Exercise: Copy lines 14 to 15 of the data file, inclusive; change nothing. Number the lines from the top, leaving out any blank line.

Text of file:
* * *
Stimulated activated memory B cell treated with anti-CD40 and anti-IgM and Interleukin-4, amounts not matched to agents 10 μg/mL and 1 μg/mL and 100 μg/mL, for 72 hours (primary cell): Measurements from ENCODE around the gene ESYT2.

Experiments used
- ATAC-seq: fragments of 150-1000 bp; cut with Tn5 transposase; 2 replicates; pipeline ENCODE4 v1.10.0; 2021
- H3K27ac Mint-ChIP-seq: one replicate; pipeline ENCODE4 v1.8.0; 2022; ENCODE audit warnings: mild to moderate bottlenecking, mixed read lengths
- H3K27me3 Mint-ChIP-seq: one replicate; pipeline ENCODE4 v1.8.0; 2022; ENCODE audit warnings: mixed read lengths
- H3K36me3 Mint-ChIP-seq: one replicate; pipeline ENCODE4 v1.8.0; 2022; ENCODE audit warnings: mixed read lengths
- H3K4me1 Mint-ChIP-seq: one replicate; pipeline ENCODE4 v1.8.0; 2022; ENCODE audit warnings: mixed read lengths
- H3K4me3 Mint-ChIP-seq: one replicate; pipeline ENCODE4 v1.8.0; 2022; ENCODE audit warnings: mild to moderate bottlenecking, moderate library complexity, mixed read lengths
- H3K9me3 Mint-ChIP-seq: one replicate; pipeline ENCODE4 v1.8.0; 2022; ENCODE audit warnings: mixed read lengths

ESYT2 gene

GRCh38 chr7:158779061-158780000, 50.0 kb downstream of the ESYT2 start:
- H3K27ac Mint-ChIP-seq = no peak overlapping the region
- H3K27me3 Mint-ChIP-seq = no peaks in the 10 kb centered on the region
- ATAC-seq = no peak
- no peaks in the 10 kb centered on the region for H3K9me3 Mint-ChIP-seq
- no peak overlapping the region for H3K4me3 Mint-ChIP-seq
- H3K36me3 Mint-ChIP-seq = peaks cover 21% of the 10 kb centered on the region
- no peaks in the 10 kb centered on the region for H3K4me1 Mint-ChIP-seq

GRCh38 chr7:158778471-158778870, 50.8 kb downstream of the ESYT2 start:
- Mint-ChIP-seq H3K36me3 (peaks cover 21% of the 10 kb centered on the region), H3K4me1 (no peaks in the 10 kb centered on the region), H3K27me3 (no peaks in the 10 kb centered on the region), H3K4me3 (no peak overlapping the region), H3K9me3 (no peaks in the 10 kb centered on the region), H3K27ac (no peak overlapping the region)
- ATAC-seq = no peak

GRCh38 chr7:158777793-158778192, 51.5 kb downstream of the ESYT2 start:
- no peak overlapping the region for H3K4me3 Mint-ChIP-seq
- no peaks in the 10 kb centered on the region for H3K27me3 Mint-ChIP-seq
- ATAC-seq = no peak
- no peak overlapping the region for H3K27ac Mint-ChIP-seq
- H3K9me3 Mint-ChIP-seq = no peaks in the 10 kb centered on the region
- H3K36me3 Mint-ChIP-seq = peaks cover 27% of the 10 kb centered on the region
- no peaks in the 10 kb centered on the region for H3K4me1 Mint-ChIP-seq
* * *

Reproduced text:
- ATAC-seq = no peak
- no peaks in the 10 kb centered on the region for H3K9me3 Mint-ChIP-seq